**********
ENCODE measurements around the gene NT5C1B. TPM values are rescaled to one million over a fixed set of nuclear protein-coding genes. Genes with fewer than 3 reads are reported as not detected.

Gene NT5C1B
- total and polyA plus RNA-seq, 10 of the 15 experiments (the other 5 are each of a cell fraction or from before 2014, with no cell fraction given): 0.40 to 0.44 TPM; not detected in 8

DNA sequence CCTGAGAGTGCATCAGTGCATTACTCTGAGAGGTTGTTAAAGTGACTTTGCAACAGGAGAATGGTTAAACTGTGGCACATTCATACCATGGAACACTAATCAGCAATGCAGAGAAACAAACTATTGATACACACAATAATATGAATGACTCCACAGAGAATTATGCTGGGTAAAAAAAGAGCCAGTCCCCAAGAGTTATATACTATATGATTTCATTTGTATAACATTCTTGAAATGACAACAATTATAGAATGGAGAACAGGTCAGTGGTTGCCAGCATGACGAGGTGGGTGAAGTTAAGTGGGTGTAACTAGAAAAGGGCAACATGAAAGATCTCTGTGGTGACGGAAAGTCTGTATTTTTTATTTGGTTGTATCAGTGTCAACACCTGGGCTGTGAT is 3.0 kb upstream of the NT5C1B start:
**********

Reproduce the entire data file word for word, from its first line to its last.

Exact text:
ENCODE measurements around the gene NT5C1B. TPM values are rescaled to one million over a fixed set of nuclear protein-coding genes. Genes with fewer than 3 reads are reported as not detected.

Gene NT5C1B
- total and polyA plus RNA-seq, 10 of the 15 experiments (the other 5 are each of a cell fraction or from before 2014, with no cell fraction given): 0.40 to 0.44 TPM; not detected in 8

DNA sequence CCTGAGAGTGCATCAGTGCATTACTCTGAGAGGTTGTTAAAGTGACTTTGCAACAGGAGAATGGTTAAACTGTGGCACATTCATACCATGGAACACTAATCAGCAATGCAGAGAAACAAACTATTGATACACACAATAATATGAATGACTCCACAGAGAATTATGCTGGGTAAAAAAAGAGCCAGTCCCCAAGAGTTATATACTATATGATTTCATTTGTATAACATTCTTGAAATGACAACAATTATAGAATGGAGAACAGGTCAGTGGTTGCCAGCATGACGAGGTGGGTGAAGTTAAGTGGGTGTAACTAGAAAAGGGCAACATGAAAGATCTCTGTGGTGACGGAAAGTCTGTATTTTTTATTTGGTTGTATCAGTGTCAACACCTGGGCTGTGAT is 3.0 kb upstream of the NT5C1B start: